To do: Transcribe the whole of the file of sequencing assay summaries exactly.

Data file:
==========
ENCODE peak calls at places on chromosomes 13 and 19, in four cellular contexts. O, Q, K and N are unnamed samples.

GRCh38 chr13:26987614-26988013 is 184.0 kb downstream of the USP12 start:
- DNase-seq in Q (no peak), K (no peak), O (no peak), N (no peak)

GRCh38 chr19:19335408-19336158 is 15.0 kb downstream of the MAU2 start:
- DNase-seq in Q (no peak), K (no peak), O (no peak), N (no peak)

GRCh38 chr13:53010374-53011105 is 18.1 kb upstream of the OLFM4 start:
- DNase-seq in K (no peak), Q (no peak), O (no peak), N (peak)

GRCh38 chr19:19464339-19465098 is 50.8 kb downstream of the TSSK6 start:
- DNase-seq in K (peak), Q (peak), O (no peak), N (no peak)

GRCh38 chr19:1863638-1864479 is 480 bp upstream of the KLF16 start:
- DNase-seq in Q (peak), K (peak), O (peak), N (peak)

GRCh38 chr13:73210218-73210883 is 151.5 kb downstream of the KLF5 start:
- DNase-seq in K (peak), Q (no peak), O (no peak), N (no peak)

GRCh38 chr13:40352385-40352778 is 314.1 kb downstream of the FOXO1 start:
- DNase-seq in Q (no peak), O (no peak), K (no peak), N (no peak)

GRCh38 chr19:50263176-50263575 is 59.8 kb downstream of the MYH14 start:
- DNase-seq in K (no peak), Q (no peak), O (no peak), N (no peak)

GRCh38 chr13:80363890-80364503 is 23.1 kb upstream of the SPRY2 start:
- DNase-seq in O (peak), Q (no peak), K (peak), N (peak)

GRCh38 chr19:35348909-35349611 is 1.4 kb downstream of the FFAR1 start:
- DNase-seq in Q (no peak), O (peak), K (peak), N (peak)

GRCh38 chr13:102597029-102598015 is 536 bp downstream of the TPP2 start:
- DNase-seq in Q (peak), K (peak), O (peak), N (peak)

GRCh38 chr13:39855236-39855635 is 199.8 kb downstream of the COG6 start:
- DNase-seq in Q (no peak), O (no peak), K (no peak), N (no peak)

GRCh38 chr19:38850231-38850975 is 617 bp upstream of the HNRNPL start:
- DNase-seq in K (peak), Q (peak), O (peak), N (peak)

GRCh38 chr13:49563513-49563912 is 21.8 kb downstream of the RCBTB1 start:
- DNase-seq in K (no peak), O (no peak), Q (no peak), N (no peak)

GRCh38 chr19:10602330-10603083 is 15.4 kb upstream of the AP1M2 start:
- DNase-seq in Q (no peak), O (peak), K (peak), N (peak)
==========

ENCODE peak calls at places on chromosomes 13 and 19, in four cellular contexts. O, Q, K and N are unnamed samples.

GRCh38 chr13:26987614-26988013 is 184.0 kb downstream of the USP12 start:
- DNase-seq in Q (no peak), K (no peak), O (no peak), N (no peak)

GRCh38 chr19:19335408-19336158 is 15.0 kb downstream of the MAU2 start:
- DNase-seq in Q (no peak), K (no peak), O (no peak), N (no peak)

GRCh38 chr13:53010374-53011105 is 18.1 kb upstream of the OLFM4 start:
- DNase-seq in K (no peak), Q (no peak), O (no peak), N (peak)

GRCh38 chr19:19464339-19465098 is 50.8 kb downstream of the TSSK6 start:
- DNase-seq in K (peak), Q (peak), O (no peak), N (no peak)

GRCh38 chr19:1863638-1864479 is 480 bp upstream of the KLF16 start:
- DNase-seq in Q (peak), K (peak), O (peak), N (peak)

GRCh38 chr13:73210218-73210883 is 151.5 kb downstream of the KLF5 start:
- DNase-seq in K (peak), Q (no peak), O (no peak), N (no peak)

GRCh38 chr13:40352385-40352778 is 314.1 kb downstream of the FOXO1 start:
- DNase-seq in Q (no peak), O (no peak), K (no peak), N (no peak)

GRCh38 chr19:50263176-50263575 is 59.8 kb downstream of the MYH14 start:
- DNase-seq in K (no peak), Q (no peak), O (no peak), N (no peak)

GRCh38 chr13:80363890-80364503 is 23.1 kb upstream of the SPRY2 start:
- DNase-seq in O (peak), Q (no peak), K (peak), N (peak)

GRCh38 chr19:35348909-35349611 is 1.4 kb downstream of the FFAR1 start:
- DNase-seq in Q (no peak), O (peak), K (peak), N (peak)

GRCh38 chr13:102597029-102598015 is 536 bp downstream of the TPP2 start:
- DNase-seq in Q (peak), K (peak), O (peak), N (peak)

GRCh38 chr13:39855236-39855635 is 199.8 kb downstream of the COG6 start:
- DNase-seq in Q (no peak), O (no peak), K (no peak), N (no peak)

GRCh38 chr19:38850231-38850975 is 617 bp upstream of the HNRNPL start:
- DNase-seq in K (peak), Q (peak), O (peak), N (peak)

GRCh38 chr13:49563513-49563912 is 21.8 kb downstream of the RCBTB1 start:
- DNase-seq in K (no peak), O (no peak), Q (no peak), N (no peak)

GRCh38 chr19:10602330-10603083 is 15.4 kb upstream of the AP1M2 start:
- DNase-seq in Q (no peak), O (peak), K (peak), N (peak)